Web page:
ByteDance's TikTok has taken the world by storm, but nowhere is it more popular than in its home country, China, where it goes by Douyin. Douyin has over 500 million monthly active users sharing and viewing short-form videos of themselves. The app's robust growth puts ByteDance in a position to take on the dominant social media and app company in China: Tencent (OTC:TCEHY).

Tencent's WeChat (Weixin in China) had 1.15 billion global monthly active users as of the end of September. Its Moments feature, which is similar to Facebook's (NASDAQ:FB) newsfeed, has been a big driver of its ad revenue over the past couple of years. Social advertising revenue grew 32% in the third quarter, compared to 13% for the overall online advertising segment.

So the growth of Douyin and its push into social advertising represents a considerable threat to one of Tencent's biggest growth drivers. To stem that threat, Tencent is using a strategy comparable to Facebook's attempts to thwart Snap's (NYSE:SNAP) Snapchat and other smaller competitors. It's leveraging its massive user base and co-opting features from its smaller rival to prevent its users from spending as much time in other apps.

A phone capturing a scenic riverbank on WeChat Moments.

Image source: WeChat/Tencent.

Tencent's latest copycat tactic

As an answer to Douyin and TikTok, Tencent is testing a new feature that enables users to upload short videos and photos to WeChat Moments, according to a report from Bloomberg. Moments focuses more on articles users want to share than on the type of content users might create for TikTok or Snapchat. 

This isn't Tencent's first foray into social video. In December 2018, the company introduced a Stories product called Time Capsule. The feature failed to catch on last year, perhaps hampered by the placement of the feature within the app. Instead of making it boldly noticeable at the top of the user interface in Moments, like in Instagram's feed or Snapchat's Discover sections, Tencent buried it within the main chat feature.

The company's latest attempt to copy video features from its rivals might require more willingness to overhaul a product that's working and boldly feature the new format in one of the most popular sections of WeChat. That would leverage the large user base on WeChat to discover and create more engaging content and spend more time in the app that already consumes a lot of time on mobile for Chinese consumers.

Does the Facebook strategy even work?

Some investors may be concerned that Facebook's strategy of copying features from rivals doesn't really work very well. Stories, which Instagram blatantly copied from Snapchat, has certainly been a standout success. But other features Facebook has tried to copy from Snapchat, and its efforts to emulate YouTube with Watch, haven't always worked out quite as well. Instagram's latest attempt, Threads, hasn't exactly taken the market by storm.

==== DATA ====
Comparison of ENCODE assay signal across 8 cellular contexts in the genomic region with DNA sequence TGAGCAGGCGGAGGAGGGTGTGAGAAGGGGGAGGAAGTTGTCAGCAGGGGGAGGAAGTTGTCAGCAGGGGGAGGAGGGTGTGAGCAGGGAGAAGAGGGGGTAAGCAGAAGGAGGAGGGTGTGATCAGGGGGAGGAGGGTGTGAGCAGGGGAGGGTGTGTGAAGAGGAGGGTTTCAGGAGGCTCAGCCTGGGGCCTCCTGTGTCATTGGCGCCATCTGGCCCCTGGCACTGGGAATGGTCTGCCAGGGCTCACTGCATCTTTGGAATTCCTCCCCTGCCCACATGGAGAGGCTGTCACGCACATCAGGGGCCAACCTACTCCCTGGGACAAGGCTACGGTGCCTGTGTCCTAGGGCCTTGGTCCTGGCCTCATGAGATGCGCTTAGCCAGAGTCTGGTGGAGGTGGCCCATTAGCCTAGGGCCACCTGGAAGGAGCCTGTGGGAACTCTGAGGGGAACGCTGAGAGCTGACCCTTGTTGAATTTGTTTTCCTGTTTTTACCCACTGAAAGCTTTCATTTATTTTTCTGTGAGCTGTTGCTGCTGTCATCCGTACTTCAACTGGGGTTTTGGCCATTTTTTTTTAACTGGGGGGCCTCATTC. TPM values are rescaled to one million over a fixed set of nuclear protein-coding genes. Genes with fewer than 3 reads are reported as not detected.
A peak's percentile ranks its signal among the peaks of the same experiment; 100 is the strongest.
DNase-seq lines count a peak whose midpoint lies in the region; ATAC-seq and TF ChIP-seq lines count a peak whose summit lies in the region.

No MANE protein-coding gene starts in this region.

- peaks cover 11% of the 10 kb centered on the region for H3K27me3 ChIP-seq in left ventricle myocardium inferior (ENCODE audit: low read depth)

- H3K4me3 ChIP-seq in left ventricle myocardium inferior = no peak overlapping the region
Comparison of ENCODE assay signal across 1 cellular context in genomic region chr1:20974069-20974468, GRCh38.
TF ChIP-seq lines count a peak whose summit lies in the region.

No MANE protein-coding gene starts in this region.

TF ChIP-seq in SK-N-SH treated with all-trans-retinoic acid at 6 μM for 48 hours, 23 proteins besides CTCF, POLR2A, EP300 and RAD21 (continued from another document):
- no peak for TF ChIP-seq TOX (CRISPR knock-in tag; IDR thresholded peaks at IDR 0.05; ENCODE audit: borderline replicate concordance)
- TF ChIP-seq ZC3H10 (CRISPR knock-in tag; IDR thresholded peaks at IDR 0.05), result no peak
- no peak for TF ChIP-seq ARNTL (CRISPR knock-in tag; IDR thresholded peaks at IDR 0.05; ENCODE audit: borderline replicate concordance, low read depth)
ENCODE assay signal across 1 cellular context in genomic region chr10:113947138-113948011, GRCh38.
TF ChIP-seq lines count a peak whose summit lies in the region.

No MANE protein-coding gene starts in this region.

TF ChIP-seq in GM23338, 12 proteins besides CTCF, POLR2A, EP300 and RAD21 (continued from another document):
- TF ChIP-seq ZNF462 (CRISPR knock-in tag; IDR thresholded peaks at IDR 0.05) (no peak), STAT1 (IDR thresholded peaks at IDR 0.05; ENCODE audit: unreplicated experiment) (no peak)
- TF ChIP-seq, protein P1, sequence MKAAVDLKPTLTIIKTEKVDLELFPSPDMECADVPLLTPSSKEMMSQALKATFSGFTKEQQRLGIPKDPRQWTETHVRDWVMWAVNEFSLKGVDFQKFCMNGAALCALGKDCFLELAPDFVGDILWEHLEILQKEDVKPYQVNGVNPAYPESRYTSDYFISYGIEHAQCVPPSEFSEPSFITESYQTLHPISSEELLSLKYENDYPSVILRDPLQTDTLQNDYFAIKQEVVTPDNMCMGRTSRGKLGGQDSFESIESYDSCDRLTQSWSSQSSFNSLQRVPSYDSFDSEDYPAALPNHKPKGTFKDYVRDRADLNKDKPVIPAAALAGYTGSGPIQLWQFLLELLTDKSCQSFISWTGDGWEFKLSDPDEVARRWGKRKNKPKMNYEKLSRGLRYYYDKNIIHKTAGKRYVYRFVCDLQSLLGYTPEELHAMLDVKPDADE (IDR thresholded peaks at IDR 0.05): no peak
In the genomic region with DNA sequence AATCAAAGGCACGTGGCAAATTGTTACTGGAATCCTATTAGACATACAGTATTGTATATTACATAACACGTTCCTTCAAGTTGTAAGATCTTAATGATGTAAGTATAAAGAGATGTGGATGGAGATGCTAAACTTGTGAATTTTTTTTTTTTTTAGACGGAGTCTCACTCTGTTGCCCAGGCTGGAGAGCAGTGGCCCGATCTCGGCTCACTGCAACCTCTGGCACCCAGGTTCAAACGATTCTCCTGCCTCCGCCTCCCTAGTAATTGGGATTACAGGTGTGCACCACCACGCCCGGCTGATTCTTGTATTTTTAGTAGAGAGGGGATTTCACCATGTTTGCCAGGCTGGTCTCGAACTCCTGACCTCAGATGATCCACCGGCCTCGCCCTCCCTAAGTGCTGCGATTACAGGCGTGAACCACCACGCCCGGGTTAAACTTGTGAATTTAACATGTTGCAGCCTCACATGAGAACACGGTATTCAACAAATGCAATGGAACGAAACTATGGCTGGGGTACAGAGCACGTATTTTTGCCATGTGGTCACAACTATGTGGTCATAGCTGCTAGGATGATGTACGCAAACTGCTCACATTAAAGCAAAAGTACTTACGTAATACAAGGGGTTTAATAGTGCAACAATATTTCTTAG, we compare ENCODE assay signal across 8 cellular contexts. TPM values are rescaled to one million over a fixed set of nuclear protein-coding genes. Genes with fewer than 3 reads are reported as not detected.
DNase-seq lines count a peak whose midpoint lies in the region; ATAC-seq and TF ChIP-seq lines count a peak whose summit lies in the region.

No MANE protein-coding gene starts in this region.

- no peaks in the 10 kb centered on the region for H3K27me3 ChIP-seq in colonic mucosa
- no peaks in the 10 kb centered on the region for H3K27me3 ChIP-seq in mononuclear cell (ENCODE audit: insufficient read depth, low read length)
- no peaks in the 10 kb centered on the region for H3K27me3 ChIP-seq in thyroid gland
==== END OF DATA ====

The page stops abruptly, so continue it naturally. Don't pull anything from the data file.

But investors panning the Facebook copycat strategy miss two important details. First, a flop for Facebook could be a massive success for a smaller company. Facebook's sheer size (2.8 billion unduplicated monthly active users across its family of apps) makes attracting only a few million users to a new product seem like a failure.

Moreover, when Facebook succeeds, as it has with Stories, the profit potential is enormous. Stories already accounts for around 10% of ad spend on Facebook's platform, according to data from Socialbakers. That'll be around $7 billion for 2019. It only takes a single success for the strategy to work, and even when it doesn't work out the losses are minimal.

Facebook's massive user base allows it to get a successful and engaging product in front of a lot of people very quickly, and that's exactly what it did with Stories. The tech company expanded the feature to its other main apps, highlighted the feature in the user interface, and iterated on the product quickly in order to increase engagement.

To that end, Tencent ought to copy as many features as it can jam into WeChat without degrading the user experience. If a new feature fails to catch on, Tencent can degrade or delete it and move onto the next one. If it succeeds, it has one of the biggest platforms in the world to scale quickly and maximize engagement and potential revenue.

This article represents the opinion of the writer, who may disagree with the “official” recommendation position of a Motley Fool premium advisory service. We’re motley! Questioning an investing thesis -- even one of our own -- helps us all think critically about investing and make decisions that help us become smarter, happier, and richer.